January 18, 2007

NOODLES DON'T NEED TOMATOES:

Linguine with bacon and onions (San Jose Mercury News, 1/17/07)

Salt
6 ounces thick-sliced bacon
2 tablespoons extra virgin olive oil, plus additional if needed
2 large onions, sliced 1/2-inch thick (about 3 cups)
1 1/2 cups hot chicken stock
1 pound linguine
3 egg yolks
1 cup freshly grated Parmigiano-Reggiano cheese
Coarsely ground black pepper

Bring 6 quarts salted water to the boil in an 8-quart pot over high heat.

Cut bacon slices crosswise into 1/4-inch strips. Heat olive oil in a large, heavy skillet over medium heat. Add bacon and cook, stirring, until lightly browned but still soft in the center, about 6 minutes.

The amount of fat in the skillet will vary depending on the bacon. If there is more than 3 to 4 tablespoons of fat in the pan, pour off the excess. If there is less than 3 to 4 tablespoons, add enough olive oil to measure that amount. Add the onions and cook until wilted but still crunchy, about 4 to 5 minutes. Add the stock, bring to a boil, and adjust the heat to a lively simmer. Cook until the liquid is reduced by about half.

Meanwhile, stir the linguine into the boiling salted water. Return to a boil, stirring frequently. Cook the pasta, semi-covered, stirring occasionally, until done, about 8 minutes.

Ladle off about 1 cup pasta-cooking water and reserve. If skillet is large enough to accommodate sauce and pasta, fish the pasta out of the boiling water with a large wire skimmer and drop it directly into sauce in skillet. If not, drain pasta, return it to the pot, and pour in sauce.

Bring sauce and pasta to a boil, stirring to coat pasta with sauce. Check the seasoning, adding salt if necessary. Sauce should coat the pasta generously. If necessary, add more chicken stock or pasta-cooking water to achieve the right consistency.

Remove pan from heat and add egg yolks one at a time, tossing well after each. (A salad fork and spoon work well for this.) Add grated cheese, then black pepper, tossing well, and serve immediately in warmed bowls.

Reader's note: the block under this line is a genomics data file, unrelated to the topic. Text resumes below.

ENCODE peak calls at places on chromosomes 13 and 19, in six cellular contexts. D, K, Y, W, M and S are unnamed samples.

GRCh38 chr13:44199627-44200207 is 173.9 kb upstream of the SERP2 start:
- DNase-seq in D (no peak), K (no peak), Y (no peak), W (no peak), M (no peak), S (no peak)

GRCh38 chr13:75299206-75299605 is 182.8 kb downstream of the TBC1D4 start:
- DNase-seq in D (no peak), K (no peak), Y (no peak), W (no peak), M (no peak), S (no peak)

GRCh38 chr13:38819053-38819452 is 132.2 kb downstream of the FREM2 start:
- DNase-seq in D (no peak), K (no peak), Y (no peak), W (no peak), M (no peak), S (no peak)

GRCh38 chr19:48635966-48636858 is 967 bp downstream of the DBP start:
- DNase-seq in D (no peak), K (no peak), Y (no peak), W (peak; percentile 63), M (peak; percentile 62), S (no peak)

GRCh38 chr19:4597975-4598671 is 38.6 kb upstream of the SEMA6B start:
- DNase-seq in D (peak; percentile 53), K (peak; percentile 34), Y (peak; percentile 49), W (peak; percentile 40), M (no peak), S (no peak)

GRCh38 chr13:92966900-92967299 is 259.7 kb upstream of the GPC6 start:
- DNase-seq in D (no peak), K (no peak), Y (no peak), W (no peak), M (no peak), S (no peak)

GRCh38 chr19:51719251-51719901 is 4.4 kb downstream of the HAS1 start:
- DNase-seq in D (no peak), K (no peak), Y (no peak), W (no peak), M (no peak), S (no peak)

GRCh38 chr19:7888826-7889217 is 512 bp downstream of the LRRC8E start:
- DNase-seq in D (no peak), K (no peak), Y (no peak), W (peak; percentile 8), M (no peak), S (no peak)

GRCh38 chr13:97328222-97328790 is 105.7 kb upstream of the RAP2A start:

Bacon's new sizzle: UPSCALE BRANDS, A CHANGE IN TASTES HELP MAKE IT HOT AGAIN (Aleta Watson, 1/17/07, Mercury News)


Posted by Orrin Judd at January 18, 2007 8:06 AM
Comments

EVOO? Chicken Stock? This recipe just screams Rachel Ray.

Posted by: jeff at January 18, 2007 8:44 AM

Lidia's cookbooks are very good, although not quite as good Marcella Hazan's older cookbooks IMHO.

Thanks for the recco on the bacon cookbook. I have a real weakness for the pig. Currently trying to find a recipe for braised pork belly Japanese-style (buta no kakuni) that they put on top of ramen soup.

Posted by: Rick T at January 18, 2007 8:46 AM

Rick,

Have you been to the new Korean supergrocery store up in Niles (Oakton & Waukegan)? It's awesome. Worth a trip just for the fish and meat, let alone all the Asian sauces etc. They've got pork belly up the ying yang in the meat section.

Posted by: Jim in Chicago at January 18, 2007 9:44 AM

To quote Homer, "Is there anything that bacon can't do?" The best is catching a few fish and frying them up in the bacon grease for breakfast. I will have to try the popcorn, preferably garlic bacon bacon grease.

Posted by: ted welter at January 18, 2007 11:30 AM

Thanks, Jim. I confess I have not been but have heard good things about it. I will definitely try it out now.

http://www.lthforum.com/bb/viewtopic.php?t=6677

I think OJ would like this bacon of the month club:

http://zingermans.com/Product.pasp?Category=&ProductID=G%2DBAC

Posted by: Rick T at January 18, 2007 1:06 PM

Carbonara. The recipe is a variation of Carbonara sauce, stand-by in Italy and in authentic Italian restaurants.

The item reminds me of the old Ronzoni pasta commercials which used to run in Philadelphia. They featured a character named "Bryce Cadwallader, III," and the theme was a bunch of Main-Line WASP's who aped radical racial language to "demand" Italian cusine. Their jingle alway ended with, "We want Ronzoni, just like Italians. When do we want it? NOW!

Posted by: Lou Gots at January 18, 2007 3:59 PM

I mix the cheese with beaten eggs and thin with the water. Slowly pour back into hot pasta and toss around. Coats well.

Posted by: Tom Wall at January 18, 2007 5:42 PM
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